This is an advanced workshop in writing literary fiction for students who have taken at least one introductory level fiction course and thus have experience with the workshop process. This course seeks to approach (without re-introducing) familiar craft-of-fiction elements such as dialogue, point of view, and scene/summary from new angles, but we will focus on our attention on the craft of time in fiction. In The Art of Time in Fiction, writer Joan Silber asserts that “all fiction has to contend with the experience of time passing….This parade of events is what distinguishes the narrative impulse from the purely lyrical one.” In this class, we will examine how fiction writers represent, compress, elongate, spotlight, mask, or otherwise manipulate the passing of time in their stories-how, that is, they gain control of a reader’s sense of how much (or how little) time is passing for the characters within the story. Specifically, we will focus on the categories that Silber offers for examining time spans in fiction: classic time, long time, switchback time, slowed time, and fabulous time. We will read contemporary and classic short stories (as well as a long story) that manipulate time in innovative ways. Some authors we are likely to read include Gabriel Garcia Marquez, Edward P. Jones, Angela Carter, Deborah Eisenberg, Faulkner, and Alice Munro.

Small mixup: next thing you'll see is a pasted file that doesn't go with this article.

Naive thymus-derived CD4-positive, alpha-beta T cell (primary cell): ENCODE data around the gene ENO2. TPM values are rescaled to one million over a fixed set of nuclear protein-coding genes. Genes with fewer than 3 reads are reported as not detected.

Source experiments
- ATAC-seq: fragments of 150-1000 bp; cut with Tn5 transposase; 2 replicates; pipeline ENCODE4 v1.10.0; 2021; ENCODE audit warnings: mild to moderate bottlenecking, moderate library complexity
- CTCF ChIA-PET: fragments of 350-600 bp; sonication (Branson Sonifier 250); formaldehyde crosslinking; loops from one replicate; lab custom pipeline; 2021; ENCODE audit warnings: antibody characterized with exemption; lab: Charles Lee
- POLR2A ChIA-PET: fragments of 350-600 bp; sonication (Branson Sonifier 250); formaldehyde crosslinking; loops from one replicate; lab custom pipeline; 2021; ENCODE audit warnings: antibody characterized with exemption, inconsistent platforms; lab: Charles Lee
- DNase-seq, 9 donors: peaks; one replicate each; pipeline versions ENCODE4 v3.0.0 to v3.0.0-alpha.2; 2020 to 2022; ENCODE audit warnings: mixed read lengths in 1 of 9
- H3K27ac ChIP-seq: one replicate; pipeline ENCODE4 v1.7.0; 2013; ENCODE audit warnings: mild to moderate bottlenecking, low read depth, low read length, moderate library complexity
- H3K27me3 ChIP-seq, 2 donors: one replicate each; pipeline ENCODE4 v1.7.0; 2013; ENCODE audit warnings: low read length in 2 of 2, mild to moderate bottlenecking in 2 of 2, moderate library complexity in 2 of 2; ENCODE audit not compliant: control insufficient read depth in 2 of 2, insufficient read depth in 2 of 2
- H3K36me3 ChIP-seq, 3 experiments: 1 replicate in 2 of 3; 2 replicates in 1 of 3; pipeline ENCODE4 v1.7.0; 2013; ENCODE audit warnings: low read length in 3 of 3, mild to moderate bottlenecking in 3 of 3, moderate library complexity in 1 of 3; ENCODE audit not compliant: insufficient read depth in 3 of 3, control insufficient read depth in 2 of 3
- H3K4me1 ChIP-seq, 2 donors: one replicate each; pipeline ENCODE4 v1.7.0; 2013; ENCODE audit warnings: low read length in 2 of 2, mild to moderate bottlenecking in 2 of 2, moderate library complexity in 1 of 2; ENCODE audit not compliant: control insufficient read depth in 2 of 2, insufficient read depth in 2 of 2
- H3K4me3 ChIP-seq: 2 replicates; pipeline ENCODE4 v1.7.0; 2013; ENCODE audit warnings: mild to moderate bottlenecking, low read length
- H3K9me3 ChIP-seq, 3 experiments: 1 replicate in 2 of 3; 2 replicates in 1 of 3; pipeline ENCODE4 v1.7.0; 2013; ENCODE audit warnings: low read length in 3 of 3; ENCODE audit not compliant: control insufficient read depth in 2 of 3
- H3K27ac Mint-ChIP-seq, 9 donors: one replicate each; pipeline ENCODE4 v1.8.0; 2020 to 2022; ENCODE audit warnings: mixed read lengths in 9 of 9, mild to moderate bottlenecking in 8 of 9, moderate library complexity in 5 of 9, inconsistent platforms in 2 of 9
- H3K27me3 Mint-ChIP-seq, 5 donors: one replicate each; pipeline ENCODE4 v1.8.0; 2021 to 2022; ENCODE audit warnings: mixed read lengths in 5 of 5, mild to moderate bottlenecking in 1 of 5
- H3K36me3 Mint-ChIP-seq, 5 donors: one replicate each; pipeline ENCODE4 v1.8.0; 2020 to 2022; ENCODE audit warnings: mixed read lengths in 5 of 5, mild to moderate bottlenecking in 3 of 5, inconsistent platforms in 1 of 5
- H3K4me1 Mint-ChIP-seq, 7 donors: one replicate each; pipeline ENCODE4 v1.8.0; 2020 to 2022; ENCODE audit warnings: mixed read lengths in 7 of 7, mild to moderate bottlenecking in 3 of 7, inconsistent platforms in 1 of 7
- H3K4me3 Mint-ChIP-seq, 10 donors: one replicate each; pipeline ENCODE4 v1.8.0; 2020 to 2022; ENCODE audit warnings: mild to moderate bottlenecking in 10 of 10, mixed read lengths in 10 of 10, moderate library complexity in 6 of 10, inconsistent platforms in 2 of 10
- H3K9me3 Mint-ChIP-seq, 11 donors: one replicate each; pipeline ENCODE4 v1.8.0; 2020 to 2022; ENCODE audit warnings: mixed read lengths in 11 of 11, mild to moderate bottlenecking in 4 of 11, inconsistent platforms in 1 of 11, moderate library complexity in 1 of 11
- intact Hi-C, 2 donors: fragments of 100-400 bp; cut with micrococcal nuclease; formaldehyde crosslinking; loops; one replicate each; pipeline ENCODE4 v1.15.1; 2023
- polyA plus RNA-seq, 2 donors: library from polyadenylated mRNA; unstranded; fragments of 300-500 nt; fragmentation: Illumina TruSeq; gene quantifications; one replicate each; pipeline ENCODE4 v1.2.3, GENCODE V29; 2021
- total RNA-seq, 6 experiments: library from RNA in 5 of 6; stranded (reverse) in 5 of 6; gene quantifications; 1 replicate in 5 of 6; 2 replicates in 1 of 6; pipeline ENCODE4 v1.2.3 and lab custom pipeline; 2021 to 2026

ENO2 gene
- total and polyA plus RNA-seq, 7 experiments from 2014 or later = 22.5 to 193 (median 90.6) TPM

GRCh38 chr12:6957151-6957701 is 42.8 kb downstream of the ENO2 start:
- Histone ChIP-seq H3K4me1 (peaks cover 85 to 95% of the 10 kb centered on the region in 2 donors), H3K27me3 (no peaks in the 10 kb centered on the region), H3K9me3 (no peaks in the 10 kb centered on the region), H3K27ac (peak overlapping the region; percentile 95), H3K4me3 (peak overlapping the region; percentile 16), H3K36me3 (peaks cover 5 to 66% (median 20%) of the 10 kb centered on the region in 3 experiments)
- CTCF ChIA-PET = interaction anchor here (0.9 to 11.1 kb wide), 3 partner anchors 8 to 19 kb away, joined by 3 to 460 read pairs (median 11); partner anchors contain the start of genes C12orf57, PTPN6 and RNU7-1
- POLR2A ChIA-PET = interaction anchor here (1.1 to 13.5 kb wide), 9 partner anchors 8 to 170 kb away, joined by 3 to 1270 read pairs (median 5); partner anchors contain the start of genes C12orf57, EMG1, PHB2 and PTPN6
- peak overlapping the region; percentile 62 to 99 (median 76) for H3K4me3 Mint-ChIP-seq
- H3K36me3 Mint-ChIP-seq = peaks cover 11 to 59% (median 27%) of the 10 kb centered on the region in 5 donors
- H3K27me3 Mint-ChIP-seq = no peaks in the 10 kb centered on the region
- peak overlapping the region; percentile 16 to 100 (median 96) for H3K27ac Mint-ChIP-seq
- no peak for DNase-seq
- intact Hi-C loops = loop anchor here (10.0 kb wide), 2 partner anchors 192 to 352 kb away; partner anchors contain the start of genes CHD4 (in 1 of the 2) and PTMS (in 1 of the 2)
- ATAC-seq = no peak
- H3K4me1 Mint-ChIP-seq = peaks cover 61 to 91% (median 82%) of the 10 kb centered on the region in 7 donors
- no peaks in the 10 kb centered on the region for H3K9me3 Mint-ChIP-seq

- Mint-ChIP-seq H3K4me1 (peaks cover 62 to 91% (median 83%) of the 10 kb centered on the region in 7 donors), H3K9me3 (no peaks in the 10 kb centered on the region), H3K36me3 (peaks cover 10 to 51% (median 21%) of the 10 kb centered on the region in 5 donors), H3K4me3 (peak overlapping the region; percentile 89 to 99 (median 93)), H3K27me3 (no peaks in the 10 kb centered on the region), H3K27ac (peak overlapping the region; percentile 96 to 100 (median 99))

In summer 2021, this class will be delivered remotely. This interactive workshop includes a mix of live synchronous Zoom sessions and a range of asynchronous reading and writing activities. Courses are embedded within a robust series of public programs (including readings, workshops, and panel discussions) that SWI students will also engage in.
Tentative schedule for synchronous meetings: Tuesdays and Thursdays, 5:30–7 p.m.; either Saturday or Sunday, 2-3:30 p.m. on the first two weekends; both Saturday and Sunday, 2–3:30 p.m. on the final weekend.